Navratilova Wins Tense Battle With Mandlikova

Associated Press

Needing every bit of her tremendous talent and even a little luck Saturday, defending champion Martina Navratilova narrowly defeated Hana Mandlikova, 7-5, 7-6, to advance to the final of the $500,000 Virginia Slims Tennis Championships.

Today, Navratilova will face fifth-seeded Helena Sukova of Czechoslovakia in an unusual best-of-five-sets title match. Sukova defeated Kathy Rinaldi, 6-4, 6-2, Saturday in the other semifinal.

The winner will receive $125,000, the largest purse in women's tennis. The runner-up gets $60,000.

Navratilova won by the slimmest of margins. Mandlikova, who defeated the top-ranked Navratilova in their last meeting, had a set point in both sets.

But Navratilova showed the Madison Square Garden crowd of 15,786--the largest single-session crowd ever to watch women's tennis--why she is considered one of the great players in the history of the game. Time and again, when it appeared Mandlikova was about to close out a set, Navratilova would somehow come up with a winner.

"I wanted it bad," Navratilova said. "I'm just happy I got through."

It was in the 10th game of the first set that Mandlikova suffered her first major setback. Serving at 30-15, she could have reached set point. Instead, she double-faulted to 30-30. Two points later, Navratilova had the break and had pulled to 4-5.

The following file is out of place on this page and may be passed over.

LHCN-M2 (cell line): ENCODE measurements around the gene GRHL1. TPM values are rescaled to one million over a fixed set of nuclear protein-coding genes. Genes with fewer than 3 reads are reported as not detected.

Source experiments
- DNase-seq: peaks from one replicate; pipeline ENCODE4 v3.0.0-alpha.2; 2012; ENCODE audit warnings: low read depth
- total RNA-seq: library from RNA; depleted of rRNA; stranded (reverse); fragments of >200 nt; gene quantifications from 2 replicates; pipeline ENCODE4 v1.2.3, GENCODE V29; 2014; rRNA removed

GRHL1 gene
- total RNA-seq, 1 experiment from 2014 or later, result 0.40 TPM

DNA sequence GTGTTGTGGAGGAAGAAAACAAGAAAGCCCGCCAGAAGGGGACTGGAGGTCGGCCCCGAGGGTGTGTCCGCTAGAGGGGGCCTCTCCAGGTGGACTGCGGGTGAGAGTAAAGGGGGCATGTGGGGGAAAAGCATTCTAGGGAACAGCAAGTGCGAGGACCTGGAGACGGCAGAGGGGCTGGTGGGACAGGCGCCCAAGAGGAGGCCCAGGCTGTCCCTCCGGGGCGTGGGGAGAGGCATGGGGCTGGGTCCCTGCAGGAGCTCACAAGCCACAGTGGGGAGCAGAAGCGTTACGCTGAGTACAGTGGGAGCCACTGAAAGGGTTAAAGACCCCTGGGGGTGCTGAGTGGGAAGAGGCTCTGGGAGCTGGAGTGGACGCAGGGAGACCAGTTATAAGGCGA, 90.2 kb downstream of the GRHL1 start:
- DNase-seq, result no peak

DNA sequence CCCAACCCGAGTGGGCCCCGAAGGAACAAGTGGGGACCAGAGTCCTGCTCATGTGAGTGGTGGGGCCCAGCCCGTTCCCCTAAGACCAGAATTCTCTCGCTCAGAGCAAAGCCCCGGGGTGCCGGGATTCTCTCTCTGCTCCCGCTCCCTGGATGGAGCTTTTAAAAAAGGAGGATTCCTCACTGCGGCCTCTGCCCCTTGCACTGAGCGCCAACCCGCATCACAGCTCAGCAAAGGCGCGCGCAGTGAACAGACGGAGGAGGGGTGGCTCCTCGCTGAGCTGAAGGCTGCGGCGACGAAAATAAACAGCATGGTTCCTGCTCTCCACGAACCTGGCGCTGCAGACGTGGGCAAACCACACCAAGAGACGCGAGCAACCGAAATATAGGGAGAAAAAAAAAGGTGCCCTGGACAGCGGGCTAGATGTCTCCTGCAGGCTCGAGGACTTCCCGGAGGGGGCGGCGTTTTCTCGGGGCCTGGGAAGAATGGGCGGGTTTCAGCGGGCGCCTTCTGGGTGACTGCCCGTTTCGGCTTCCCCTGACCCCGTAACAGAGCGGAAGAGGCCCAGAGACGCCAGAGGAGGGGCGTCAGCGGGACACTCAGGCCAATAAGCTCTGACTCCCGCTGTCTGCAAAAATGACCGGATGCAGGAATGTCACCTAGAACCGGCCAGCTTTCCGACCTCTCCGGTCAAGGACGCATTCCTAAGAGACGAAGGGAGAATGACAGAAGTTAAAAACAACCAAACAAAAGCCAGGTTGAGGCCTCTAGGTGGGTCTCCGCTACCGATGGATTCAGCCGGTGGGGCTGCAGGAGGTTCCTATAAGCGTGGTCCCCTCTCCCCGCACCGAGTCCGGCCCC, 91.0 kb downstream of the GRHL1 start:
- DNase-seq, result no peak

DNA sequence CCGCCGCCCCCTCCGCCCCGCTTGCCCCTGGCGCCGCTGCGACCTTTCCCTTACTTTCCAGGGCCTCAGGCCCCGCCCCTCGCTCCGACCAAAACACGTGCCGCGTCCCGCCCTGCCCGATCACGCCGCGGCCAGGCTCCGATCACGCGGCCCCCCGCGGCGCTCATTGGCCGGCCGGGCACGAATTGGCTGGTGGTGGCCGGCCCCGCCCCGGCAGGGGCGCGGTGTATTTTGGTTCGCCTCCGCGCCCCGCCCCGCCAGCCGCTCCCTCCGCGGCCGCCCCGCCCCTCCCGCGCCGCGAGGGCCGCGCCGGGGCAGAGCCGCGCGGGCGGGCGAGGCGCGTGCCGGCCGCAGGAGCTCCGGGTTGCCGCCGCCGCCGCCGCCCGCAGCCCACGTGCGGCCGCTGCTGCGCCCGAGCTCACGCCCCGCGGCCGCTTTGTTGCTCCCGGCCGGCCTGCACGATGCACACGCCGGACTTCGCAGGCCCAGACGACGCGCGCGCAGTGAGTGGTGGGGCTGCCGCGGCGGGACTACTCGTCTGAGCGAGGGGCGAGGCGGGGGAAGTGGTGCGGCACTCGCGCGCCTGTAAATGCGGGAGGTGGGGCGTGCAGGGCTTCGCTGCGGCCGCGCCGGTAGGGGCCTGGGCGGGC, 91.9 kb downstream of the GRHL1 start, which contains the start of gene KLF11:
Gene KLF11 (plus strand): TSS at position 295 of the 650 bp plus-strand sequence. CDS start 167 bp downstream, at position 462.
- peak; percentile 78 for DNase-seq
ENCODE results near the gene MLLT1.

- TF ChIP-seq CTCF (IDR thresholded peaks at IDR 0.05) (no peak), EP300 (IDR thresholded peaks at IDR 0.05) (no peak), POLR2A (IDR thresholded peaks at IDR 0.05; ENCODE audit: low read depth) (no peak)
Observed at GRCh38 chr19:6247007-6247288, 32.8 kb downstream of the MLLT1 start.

In the next game, Mandlikova, the No. 3-seeded player, reached set point, but Navratilova pulled back to deuce and closed out the game when Mandlikova hit a forehand service return long.

Navratilova lost only one point in the next two games and closed out the opening set with an ace.

There were only two service breaks in the second set, and the two battled into a tiebreaker. Navratilova immediately jumped out in front. Then, as they had throughout the afternoon, they fought on even terms.

Mandlikova saved match point at 6-5 and then had a chance to win the set at 7-6. But that's when luck came into it.

Mandlikova, who had been returning brilliantly the entire match, sent what appeared to be a miss-hit backhand service return cross-court, almost into the crowd.

"She broke a string on her racket then," Navratilova said. "With a broken string, the racket is like a Trampoline."

Two points later, Navratilova closed out the tiebreaker, 9-7, to move into the championship match.

"We both were lucky," Navratilova said. "When I was lucky was when she broke her string in the second-set tiebreaker."

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